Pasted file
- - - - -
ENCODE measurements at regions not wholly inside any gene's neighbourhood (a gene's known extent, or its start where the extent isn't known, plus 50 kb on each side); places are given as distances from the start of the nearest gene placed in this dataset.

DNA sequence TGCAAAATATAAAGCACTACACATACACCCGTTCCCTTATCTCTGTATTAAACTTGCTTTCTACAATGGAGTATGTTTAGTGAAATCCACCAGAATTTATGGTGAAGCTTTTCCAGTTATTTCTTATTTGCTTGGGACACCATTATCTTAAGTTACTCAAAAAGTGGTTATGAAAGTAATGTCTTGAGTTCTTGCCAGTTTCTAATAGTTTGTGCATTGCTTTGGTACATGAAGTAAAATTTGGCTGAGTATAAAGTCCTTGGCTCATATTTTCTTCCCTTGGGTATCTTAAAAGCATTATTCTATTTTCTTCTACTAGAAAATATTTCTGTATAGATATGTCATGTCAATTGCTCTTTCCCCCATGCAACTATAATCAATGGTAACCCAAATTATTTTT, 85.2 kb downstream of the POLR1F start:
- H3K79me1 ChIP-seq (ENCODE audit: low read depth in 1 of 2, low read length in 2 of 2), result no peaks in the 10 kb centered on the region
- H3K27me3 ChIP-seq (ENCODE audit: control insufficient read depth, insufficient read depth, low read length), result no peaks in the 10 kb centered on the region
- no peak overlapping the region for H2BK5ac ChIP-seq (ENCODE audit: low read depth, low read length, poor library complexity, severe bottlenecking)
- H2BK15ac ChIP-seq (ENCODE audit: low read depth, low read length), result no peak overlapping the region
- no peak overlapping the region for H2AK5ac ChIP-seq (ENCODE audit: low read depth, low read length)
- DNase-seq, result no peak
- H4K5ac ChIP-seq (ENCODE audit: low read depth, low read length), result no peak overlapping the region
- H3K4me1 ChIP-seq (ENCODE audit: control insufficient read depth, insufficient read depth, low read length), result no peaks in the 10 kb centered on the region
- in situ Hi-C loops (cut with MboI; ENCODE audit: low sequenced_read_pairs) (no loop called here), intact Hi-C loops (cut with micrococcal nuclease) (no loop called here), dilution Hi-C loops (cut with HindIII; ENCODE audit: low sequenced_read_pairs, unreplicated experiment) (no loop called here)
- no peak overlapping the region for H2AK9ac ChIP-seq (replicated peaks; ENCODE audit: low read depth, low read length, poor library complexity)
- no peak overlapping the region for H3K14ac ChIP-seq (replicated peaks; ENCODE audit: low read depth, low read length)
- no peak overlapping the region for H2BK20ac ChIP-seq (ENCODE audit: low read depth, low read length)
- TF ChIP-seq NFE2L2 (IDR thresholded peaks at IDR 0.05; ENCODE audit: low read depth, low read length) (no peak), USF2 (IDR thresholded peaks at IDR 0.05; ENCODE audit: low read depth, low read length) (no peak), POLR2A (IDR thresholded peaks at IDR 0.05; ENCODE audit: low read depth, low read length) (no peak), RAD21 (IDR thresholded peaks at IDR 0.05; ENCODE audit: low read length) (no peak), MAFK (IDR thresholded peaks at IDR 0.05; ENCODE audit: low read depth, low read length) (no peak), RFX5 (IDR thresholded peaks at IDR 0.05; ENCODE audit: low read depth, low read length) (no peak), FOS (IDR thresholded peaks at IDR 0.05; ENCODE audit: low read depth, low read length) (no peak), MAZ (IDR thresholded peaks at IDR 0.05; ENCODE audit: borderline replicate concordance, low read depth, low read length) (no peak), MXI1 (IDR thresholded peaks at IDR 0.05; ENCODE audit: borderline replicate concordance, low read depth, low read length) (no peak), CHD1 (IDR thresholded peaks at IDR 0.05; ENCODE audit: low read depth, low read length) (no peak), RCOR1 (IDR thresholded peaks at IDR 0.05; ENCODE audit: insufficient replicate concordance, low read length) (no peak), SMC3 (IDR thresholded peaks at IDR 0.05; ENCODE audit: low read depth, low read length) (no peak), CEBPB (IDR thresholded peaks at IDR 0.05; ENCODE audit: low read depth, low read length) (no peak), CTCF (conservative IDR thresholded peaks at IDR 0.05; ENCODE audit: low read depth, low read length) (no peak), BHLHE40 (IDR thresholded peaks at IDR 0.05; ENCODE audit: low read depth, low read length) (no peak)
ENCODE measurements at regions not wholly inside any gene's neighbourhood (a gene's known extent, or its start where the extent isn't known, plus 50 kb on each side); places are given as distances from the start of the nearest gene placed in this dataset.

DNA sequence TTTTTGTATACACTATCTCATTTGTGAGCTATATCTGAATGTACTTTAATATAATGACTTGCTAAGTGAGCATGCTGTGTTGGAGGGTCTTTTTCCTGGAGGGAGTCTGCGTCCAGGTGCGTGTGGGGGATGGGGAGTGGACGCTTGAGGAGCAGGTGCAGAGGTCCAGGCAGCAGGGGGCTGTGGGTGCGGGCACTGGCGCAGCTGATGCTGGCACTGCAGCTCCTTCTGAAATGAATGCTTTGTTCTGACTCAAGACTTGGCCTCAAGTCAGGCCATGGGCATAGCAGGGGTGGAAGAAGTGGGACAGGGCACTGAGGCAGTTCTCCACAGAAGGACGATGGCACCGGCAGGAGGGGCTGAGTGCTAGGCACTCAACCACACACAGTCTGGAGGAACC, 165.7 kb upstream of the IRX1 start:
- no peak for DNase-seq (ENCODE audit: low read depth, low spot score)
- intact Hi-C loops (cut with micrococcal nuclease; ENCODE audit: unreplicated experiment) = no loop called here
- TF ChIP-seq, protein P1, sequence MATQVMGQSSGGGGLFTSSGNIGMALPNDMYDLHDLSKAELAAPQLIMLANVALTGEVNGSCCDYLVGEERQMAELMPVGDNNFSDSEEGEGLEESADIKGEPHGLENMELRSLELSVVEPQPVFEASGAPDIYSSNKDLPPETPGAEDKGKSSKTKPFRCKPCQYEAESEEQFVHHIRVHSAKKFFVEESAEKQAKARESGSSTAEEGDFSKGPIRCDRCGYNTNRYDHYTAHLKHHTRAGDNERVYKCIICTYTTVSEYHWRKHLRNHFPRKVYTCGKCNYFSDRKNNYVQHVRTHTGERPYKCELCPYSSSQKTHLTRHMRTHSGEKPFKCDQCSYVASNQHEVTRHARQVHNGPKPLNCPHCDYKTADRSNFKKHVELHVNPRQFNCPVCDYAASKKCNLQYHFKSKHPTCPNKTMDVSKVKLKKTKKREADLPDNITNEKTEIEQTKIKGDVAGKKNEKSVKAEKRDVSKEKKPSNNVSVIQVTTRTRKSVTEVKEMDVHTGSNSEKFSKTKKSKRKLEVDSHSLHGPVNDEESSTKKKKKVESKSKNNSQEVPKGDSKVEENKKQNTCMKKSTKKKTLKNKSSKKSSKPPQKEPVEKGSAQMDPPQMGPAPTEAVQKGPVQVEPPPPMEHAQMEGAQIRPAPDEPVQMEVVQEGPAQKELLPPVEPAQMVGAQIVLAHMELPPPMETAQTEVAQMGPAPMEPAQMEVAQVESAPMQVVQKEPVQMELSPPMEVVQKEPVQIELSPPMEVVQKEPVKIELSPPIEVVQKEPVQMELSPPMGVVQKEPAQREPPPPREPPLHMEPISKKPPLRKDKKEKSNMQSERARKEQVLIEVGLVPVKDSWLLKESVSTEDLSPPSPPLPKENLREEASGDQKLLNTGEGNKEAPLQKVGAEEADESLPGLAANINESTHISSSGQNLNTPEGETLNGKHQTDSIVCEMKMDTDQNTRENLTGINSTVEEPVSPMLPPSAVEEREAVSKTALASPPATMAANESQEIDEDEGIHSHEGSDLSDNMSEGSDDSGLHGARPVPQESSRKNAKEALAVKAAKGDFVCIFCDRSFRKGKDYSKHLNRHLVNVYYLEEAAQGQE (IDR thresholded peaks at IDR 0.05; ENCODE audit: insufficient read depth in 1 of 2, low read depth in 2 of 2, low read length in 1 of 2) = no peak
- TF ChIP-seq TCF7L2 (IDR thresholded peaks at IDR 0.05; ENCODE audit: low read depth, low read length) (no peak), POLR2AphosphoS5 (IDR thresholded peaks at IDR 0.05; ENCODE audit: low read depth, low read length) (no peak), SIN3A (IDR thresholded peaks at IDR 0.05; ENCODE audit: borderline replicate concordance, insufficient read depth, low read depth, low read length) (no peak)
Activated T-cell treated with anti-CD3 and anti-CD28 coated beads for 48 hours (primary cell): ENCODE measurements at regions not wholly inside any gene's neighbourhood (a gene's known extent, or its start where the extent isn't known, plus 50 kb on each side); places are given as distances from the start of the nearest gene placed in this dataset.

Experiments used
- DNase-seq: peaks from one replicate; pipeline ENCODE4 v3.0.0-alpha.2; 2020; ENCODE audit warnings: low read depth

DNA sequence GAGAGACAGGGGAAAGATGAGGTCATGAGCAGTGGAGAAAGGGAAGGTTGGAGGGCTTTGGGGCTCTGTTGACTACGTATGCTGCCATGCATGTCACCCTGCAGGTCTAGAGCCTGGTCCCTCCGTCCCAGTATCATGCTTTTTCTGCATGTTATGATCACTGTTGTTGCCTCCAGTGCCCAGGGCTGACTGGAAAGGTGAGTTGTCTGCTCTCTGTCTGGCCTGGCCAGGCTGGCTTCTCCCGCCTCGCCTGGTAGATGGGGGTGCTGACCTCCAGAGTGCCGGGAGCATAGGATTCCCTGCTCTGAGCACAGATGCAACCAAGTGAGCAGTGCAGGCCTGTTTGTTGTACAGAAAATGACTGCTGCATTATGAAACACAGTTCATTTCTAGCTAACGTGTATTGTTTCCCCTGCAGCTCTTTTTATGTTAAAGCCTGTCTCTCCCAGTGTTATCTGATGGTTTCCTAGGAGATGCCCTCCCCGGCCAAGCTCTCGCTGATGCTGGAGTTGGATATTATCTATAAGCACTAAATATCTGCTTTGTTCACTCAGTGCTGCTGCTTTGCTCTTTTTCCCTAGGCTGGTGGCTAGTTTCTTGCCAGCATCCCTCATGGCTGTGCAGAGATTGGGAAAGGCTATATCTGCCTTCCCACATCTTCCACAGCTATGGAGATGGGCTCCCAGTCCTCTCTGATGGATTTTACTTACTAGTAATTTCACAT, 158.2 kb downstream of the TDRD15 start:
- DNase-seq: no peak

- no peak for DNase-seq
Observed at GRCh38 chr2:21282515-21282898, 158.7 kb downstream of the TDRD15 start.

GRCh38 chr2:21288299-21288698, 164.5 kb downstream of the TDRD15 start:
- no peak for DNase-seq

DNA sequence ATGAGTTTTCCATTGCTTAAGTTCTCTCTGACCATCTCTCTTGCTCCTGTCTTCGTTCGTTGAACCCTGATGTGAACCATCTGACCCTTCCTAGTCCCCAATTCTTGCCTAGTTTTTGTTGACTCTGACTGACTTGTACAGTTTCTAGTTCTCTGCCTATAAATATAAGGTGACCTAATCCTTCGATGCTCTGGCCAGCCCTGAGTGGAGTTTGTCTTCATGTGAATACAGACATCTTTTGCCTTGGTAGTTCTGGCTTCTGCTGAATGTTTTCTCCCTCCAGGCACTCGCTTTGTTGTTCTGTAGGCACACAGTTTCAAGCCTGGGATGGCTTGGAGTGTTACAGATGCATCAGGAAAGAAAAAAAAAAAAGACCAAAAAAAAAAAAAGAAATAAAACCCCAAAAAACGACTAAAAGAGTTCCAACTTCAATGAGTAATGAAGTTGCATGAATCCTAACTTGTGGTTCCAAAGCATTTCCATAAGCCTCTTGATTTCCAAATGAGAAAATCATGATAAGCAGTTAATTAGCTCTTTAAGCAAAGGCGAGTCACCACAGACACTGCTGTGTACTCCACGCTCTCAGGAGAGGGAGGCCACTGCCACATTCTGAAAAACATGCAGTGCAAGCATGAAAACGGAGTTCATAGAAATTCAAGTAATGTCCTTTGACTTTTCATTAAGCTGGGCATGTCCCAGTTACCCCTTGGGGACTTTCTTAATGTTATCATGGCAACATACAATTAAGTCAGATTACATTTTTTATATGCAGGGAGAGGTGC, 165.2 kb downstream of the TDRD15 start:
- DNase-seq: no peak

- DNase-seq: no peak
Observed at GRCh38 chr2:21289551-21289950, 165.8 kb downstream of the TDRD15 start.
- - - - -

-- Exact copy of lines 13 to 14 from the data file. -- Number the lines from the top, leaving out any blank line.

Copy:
- no peak overlapping the region for H3K14ac ChIP-seq (replicated peaks; ENCODE audit: low read depth, low read length)
- no peak overlapping the region for H2BK20ac ChIP-seq (ENCODE audit: low read depth, low read length)